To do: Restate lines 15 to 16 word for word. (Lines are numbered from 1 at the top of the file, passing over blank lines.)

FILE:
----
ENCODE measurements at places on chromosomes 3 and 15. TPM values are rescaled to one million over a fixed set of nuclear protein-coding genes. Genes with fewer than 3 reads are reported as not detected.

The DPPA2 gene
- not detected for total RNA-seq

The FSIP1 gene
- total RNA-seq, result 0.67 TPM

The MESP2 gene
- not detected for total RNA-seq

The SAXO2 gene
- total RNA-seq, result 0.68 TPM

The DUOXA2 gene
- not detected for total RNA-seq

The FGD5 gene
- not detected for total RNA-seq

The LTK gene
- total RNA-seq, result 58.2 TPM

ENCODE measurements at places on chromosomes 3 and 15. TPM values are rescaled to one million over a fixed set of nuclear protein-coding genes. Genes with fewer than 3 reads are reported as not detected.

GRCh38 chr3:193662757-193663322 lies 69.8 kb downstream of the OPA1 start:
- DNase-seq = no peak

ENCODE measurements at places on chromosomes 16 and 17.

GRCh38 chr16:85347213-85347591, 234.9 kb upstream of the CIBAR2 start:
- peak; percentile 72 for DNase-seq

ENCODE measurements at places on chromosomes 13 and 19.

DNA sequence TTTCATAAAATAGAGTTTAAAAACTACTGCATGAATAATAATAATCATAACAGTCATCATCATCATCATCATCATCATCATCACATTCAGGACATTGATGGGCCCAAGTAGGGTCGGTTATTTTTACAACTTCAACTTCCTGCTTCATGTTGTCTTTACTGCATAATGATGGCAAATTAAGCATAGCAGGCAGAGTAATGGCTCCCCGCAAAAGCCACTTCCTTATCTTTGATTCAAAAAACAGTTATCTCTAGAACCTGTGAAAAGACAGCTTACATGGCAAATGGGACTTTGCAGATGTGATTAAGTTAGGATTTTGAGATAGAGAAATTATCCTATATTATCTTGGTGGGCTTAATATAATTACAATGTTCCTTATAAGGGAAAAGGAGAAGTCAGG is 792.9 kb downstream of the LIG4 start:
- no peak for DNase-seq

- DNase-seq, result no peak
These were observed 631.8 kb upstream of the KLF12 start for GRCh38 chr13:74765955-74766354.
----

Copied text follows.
- total RNA-seq, result 58.2 TPM

ENCODE measurements at places on chromosomes 3 and 15. TPM values are rescaled to one million over a fixed set of nuclear protein-coding genes. Genes with fewer than 3 reads are reported as not detected.